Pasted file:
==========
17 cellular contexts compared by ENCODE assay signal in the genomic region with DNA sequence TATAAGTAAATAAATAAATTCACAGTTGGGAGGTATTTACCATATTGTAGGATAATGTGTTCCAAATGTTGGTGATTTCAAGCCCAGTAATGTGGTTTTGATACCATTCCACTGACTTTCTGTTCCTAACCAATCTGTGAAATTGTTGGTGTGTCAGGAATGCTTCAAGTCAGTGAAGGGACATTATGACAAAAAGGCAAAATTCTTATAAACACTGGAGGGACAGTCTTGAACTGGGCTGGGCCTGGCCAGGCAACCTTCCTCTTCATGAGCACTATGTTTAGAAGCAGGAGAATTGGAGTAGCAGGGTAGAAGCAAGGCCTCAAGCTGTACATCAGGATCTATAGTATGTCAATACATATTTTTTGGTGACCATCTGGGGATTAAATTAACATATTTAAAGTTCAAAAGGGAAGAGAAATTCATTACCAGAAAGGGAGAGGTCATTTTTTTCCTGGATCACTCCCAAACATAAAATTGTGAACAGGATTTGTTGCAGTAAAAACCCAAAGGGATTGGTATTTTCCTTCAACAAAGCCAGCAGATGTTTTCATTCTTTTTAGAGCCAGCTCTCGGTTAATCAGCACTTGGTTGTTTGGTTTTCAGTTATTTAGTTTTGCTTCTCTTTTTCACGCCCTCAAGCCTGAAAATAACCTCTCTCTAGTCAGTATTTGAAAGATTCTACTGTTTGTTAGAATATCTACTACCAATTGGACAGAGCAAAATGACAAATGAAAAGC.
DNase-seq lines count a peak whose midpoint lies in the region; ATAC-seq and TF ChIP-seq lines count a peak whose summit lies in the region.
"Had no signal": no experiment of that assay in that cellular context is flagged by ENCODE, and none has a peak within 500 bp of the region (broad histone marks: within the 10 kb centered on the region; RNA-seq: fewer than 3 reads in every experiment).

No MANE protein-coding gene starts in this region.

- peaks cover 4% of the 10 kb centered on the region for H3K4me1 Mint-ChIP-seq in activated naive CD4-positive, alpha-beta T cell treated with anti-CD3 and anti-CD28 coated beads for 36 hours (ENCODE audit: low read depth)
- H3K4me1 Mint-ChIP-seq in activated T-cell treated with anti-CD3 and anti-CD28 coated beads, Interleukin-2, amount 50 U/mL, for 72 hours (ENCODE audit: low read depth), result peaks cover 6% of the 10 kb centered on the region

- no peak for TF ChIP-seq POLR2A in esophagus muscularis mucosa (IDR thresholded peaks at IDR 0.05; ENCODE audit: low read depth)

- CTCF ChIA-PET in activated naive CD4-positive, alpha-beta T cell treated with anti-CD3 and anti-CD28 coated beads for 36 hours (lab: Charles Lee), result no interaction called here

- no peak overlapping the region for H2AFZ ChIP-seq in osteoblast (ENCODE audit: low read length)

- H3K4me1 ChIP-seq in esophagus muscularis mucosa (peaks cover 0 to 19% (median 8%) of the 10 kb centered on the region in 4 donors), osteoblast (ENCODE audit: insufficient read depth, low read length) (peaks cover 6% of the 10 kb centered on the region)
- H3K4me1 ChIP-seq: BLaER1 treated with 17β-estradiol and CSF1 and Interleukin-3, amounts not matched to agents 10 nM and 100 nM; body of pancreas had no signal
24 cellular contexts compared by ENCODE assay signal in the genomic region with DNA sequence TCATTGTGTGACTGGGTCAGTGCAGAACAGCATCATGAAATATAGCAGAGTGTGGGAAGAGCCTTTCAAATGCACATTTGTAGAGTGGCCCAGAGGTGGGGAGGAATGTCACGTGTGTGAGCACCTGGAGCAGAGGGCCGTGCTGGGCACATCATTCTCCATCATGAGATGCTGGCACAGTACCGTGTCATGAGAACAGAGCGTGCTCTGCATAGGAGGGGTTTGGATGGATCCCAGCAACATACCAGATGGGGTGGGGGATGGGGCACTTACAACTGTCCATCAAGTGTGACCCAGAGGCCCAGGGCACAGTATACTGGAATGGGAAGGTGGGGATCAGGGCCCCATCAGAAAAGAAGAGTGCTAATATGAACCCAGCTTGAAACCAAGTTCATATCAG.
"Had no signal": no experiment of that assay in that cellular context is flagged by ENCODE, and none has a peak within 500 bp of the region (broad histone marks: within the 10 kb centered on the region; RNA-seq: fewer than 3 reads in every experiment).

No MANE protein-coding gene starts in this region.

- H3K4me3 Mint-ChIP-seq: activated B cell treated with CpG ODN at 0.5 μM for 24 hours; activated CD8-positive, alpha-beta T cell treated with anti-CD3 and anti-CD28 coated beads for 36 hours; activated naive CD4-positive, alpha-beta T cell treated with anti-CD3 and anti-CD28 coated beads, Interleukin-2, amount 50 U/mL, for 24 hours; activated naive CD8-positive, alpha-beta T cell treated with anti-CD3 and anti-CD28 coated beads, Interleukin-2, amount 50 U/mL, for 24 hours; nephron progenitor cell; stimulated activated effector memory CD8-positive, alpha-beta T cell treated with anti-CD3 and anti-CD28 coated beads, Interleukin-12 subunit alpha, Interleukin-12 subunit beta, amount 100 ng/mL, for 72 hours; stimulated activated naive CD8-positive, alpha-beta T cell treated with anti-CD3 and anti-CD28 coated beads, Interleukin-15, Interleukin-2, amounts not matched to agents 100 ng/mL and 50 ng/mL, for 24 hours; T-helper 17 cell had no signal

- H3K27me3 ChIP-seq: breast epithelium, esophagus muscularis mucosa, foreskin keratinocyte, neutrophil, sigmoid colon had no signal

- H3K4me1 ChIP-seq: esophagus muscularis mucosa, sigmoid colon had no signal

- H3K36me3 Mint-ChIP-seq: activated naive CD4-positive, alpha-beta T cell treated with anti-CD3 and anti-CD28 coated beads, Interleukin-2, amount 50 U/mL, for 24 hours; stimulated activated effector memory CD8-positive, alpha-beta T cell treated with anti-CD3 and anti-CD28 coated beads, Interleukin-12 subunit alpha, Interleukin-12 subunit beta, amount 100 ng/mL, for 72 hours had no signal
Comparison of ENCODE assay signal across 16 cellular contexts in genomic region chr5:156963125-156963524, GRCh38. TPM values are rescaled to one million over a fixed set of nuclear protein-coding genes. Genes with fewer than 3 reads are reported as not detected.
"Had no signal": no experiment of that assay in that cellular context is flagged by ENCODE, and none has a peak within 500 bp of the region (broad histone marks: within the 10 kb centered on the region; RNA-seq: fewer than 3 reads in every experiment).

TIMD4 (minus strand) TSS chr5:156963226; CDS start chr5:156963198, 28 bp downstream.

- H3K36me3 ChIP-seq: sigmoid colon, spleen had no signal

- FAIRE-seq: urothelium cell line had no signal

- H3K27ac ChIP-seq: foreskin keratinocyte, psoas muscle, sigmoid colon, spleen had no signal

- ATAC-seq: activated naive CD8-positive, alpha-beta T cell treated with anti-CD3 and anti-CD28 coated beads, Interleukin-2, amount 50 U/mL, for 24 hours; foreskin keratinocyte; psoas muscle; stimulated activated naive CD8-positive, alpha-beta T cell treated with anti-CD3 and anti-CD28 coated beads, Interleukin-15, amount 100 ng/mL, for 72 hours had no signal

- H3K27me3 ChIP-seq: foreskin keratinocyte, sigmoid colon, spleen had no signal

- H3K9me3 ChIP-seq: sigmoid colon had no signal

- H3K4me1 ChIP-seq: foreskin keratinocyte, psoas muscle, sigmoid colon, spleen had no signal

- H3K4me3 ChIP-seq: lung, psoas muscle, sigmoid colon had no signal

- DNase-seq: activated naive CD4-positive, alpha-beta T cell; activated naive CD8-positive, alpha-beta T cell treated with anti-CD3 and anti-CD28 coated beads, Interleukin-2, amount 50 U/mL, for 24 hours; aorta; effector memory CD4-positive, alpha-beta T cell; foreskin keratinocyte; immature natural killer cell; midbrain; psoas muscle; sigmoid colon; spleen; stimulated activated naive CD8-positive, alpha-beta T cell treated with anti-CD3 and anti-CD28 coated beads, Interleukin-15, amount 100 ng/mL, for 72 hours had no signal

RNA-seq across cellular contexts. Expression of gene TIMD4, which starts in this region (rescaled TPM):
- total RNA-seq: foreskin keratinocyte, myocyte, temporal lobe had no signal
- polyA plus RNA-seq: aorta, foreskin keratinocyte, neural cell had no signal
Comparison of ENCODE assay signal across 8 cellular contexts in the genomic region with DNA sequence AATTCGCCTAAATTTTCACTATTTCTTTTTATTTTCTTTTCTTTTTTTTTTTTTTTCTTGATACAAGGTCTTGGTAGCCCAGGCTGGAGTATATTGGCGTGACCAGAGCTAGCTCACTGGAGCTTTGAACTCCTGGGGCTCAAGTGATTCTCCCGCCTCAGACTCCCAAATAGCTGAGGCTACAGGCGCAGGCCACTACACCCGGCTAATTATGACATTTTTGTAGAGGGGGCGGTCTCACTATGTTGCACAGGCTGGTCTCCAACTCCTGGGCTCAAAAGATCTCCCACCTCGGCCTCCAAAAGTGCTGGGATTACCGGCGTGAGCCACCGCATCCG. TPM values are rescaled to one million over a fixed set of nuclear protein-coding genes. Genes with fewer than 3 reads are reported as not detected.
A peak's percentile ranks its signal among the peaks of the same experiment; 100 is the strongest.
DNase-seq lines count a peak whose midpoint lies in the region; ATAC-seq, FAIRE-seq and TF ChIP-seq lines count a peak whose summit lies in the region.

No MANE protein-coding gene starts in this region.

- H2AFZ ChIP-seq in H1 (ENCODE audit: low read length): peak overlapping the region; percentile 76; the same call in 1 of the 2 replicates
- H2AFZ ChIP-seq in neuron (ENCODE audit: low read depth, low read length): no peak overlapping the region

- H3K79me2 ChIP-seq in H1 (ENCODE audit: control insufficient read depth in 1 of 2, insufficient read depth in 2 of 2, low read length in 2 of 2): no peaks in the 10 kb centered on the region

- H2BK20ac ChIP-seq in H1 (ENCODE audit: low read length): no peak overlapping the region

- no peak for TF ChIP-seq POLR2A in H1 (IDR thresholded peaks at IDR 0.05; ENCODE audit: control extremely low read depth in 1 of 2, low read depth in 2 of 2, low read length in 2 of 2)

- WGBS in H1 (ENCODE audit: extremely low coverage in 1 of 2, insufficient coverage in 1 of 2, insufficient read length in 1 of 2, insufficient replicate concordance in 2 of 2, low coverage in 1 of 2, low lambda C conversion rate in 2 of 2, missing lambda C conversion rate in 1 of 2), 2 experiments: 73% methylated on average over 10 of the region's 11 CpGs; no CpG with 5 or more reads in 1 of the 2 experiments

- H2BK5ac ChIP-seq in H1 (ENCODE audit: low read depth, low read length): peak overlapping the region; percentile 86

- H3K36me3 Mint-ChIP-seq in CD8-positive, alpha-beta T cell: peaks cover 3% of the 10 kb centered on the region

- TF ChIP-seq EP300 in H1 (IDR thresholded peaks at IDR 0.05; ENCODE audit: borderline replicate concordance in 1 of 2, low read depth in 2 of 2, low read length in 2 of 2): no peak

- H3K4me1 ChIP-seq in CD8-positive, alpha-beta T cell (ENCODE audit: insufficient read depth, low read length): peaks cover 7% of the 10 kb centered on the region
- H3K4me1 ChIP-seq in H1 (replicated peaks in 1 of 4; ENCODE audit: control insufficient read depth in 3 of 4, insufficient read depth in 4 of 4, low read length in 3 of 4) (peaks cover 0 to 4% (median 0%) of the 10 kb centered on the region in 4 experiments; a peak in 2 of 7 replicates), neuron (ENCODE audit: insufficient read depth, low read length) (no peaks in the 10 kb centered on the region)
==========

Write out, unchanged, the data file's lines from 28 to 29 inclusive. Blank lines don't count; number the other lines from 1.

- H3K4me1 ChIP-seq: foreskin keratinocyte, psoas muscle, sigmoid colon, spleen had no signal

- H3K4me3 ChIP-seq: lung, psoas muscle, sigmoid colon had no signal